Retro Re-release Roundup, week of June 27, 2024

Sequels to Luigi's Mansion and Myst, and the prequel to Ubisoft's notorious vvaporware.

Any one of the many remakes and remasters that happened to drop this week are worthy of being singled out, but only one of 'em has Neco-Arc, so better luck next time, everything that isn't Tsukihime.

(apologies for the lateness on this week's roundup, dear readers — as it turns out, cellphone towers aren't particularly resilient against drunk drivers...)



  • Platform: Nintendo Switch, PlayStation 4
  • Price: $7.99 / €6.99 / £6.29
  • Publisher: Hamster / Konami

What's this? A military-themed overhead drive-and-gun shooting game, originally developed and distributed in arcades by Konami in 1986, with multiple ports produced for various European computers, a significantly arranged conversion released for NES and cut down for Famicom Disk System and an emulated reissue via Xbox 360 Game Room some decades later; players are tasked with shooting their way through enemy territory in order to liberate hostages, with weapons that include a standard shot that always fires towards the top of the screen and a grenade weapon that can be manually aimed in a variety of directions; your jeep can hold up to eight hostages at once, and the more you're able to devier to a drop zone at once, the bigger bonus you'll receive.

Why should I care? You've played and enjoyed the more exploratory home version and want to try original, prettier all-action version, or you're a fan of the likes of Commando and Ikari Warriors and want to experience Konami's additions to the formula (which include an excessive amount of off-screen snipers, so be on your toes).

Helpful tip: The original North American arcade version, titled Top Gunner, is not included in this reissue, presumably due to a few graphical differences that suggest the game takes place in Vietnam. (The ACA release seems to be MIA in Europe right now, too...)


Topple Zip (PC-8801)

  • Platform: Nintendo Switch (worldwide)
  • Price: $6.49 / ¥880
  • Publisher: D4 Enterprise / Bothtec

What's this? A vertically-autoscrolling 'racing adventure" starring cutesy Choro Q-esque aircraft, originally published by Bothtec in 1986 for a variety of Japanese microcomputers, with a Famicom Disk System conversion following the year after; the placer is tasked with racing against a handful of unique ships through looping stages, with the goal being to locate and uncover the hidden warps that'll take you from one stage to the next; shooting and ramming into rival ships will cause them to drop powerups and key items required to progress, including the radar item required to locate the secret warps, but your rivals can do the same to you, too...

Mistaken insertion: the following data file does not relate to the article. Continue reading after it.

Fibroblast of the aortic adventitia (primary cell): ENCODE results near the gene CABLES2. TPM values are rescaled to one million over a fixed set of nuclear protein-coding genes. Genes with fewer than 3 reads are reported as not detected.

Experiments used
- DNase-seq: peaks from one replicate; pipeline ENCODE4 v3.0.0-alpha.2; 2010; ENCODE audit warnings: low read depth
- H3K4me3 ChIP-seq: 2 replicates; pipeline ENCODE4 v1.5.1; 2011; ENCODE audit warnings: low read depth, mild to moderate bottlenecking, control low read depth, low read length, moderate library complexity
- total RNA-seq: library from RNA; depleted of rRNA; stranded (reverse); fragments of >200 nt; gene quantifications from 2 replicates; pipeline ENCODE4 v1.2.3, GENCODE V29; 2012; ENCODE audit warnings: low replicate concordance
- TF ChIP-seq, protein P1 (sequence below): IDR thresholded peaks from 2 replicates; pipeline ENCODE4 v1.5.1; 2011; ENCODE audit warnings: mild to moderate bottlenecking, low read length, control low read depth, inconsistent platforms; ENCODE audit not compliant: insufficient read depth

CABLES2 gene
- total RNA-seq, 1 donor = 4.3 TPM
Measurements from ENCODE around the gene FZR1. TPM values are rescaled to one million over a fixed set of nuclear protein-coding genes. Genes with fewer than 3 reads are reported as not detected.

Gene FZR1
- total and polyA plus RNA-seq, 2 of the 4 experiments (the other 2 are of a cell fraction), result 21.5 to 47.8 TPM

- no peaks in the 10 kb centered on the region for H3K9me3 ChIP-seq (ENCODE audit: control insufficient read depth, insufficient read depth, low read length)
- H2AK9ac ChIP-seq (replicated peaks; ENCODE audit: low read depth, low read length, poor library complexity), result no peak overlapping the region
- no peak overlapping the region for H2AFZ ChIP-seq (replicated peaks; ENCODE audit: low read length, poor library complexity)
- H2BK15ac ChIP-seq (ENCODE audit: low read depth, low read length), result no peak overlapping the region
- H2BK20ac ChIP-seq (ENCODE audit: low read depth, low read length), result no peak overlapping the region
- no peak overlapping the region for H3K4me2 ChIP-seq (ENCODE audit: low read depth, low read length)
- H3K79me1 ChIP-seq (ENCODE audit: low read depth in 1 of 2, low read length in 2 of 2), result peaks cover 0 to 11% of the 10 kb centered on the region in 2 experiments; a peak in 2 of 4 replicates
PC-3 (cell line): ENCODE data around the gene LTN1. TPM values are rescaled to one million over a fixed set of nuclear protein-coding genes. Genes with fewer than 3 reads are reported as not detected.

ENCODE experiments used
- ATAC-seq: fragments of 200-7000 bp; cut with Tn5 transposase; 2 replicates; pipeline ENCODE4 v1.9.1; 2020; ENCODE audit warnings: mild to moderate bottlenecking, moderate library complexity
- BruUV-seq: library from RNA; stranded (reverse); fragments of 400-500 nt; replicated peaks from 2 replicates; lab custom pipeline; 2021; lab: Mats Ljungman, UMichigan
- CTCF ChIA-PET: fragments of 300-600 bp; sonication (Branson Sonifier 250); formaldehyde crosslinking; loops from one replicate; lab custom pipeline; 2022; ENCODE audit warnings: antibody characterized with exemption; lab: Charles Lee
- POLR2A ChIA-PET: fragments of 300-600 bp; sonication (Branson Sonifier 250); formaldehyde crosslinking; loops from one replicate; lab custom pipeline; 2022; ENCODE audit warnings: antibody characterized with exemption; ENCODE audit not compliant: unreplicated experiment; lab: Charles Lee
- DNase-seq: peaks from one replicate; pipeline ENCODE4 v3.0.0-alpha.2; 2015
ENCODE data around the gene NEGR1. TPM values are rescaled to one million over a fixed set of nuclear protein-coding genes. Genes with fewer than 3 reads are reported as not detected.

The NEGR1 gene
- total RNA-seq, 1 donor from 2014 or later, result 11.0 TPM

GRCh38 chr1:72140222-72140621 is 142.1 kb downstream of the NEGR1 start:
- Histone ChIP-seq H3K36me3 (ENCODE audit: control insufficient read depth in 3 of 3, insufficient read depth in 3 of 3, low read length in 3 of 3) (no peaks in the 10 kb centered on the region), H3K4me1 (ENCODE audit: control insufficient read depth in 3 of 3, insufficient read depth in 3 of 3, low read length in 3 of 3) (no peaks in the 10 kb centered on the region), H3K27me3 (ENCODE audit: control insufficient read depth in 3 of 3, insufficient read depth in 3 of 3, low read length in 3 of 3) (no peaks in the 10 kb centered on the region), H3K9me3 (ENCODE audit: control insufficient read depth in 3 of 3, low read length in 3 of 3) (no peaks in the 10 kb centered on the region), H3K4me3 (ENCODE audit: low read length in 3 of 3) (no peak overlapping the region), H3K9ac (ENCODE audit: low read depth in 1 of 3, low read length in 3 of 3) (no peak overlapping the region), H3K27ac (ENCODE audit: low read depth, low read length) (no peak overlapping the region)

Why should I care? The RPG/adventure-infused shooting games of this era tended to be solid shooting games burdened with infuriatingly vague or unintuitive progression-blocking "puzzles" — conversely, the tricks required to progress in Topple Zip aren't too unreasonable, and while the "racing" gimmick doesn't amount to much, it does a fine job of creating the sensation of bustling against a pack of unique rivals... if only it ran and scrolled a little better, eh?

Language barrier? There's not a lot of text in the game and the majority of it is basic katakana, and you can probably get by without reading any of it.


Beyond Good & Evil - 20th Anniversary Edition

  • Platform: PlayStation 5, PlayStation 4, Xbox, Nintendo Switch, PC via Steam, Epic Store & Ubisoft Store (worldwide)
  • Price: $20 or equivalent
  • Publisher: Ubisoft

What's this? A fresh remaster of Ubisoft Montpellier's investigative sci-fi action-adventure game Beyond Good & Evil, originally released to critical acclaim but middling sales for PlayStation 2, Nintendo Gamecube, Xbox and PC in 2003, with a high-definition port produced for Xbox 360 and PlayStation 3 in 2011; this new version offers retouched character models, textures and lighting, a re-orchestrated soundtrack, a gallery of historical content, support for up to 4K resoluton and 60FPS framerate depending on platform, cross-save and more.

Why should I care? Fans have long squabbled about precisely why this game originally struggled to find a wider audience (poor marketing? heavy competition, including from other Ubisoft games? female protagonist?) but decades on, its reputation as both one of the standout not-a-Zelda games of the post-Ocarina era, as well as the capstone to Ubisoft's more ambitious pre-AAA period, have positioned it to finally catch on in a big way... provided they didn't screw up the remaster, anyway. They've also thrown in some new content towards the end that supposedly ties it to the decades-in-development, in-name-only sequel, so perhaps one might optimistically choose to view this remaster as an affirmation that BG&E2 will be completed and released sometime this century.

Useless fact: This release looks to have coincided with the delisting of the original PC port from certain stores — it wasn't a great port, necessarily, but choice is choice.

Luigi's Mansion 2 HD

  • Platform: Nintendo Switch (worldwide)
  • Price: $59.99 or equivalent
  • Publisher: Nintendo